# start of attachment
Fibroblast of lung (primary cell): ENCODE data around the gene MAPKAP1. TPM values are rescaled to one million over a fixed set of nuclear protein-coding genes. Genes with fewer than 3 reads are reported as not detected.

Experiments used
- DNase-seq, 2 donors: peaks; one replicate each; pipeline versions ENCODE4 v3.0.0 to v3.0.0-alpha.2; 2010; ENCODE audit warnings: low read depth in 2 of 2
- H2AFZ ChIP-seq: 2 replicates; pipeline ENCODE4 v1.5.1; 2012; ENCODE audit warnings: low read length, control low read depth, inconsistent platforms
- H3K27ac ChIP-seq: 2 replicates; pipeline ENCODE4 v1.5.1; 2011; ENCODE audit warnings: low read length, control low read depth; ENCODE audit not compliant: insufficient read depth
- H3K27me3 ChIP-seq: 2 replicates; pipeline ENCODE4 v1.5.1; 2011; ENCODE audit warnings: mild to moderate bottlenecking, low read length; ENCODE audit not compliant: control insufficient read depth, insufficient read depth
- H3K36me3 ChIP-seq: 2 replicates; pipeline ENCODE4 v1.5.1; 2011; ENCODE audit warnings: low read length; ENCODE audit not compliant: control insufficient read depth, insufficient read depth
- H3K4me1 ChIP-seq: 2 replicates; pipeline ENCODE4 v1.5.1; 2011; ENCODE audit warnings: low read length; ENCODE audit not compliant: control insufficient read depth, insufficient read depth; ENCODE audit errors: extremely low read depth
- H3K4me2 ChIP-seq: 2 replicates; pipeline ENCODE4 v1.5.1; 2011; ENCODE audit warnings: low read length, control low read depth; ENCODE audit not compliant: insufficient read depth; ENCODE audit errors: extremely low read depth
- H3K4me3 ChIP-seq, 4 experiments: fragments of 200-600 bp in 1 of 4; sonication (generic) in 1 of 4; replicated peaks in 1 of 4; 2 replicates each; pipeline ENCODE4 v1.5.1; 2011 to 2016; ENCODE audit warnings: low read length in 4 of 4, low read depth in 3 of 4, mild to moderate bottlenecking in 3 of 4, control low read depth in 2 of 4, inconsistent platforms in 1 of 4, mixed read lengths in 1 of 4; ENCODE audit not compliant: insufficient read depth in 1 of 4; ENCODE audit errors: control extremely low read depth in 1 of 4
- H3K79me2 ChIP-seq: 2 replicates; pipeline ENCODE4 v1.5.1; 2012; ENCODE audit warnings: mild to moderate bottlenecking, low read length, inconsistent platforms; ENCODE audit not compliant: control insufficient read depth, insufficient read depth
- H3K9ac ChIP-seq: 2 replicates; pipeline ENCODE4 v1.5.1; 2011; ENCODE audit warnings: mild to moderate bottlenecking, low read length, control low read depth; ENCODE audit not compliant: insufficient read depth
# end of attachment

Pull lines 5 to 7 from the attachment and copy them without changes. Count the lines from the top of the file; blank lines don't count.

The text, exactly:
- H3K27ac ChIP-seq: 2 replicates; pipeline ENCODE4 v1.5.1; 2011; ENCODE audit warnings: low read length, control low read depth; ENCODE audit not compliant: insufficient read depth
- H3K27me3 ChIP-seq: 2 replicates; pipeline ENCODE4 v1.5.1; 2011; ENCODE audit warnings: mild to moderate bottlenecking, low read length; ENCODE audit not compliant: control insufficient read depth, insufficient read depth
- H3K36me3 ChIP-seq: 2 replicates; pipeline ENCODE4 v1.5.1; 2011; ENCODE audit warnings: low read length; ENCODE audit not compliant: control insufficient read depth, insufficient read depth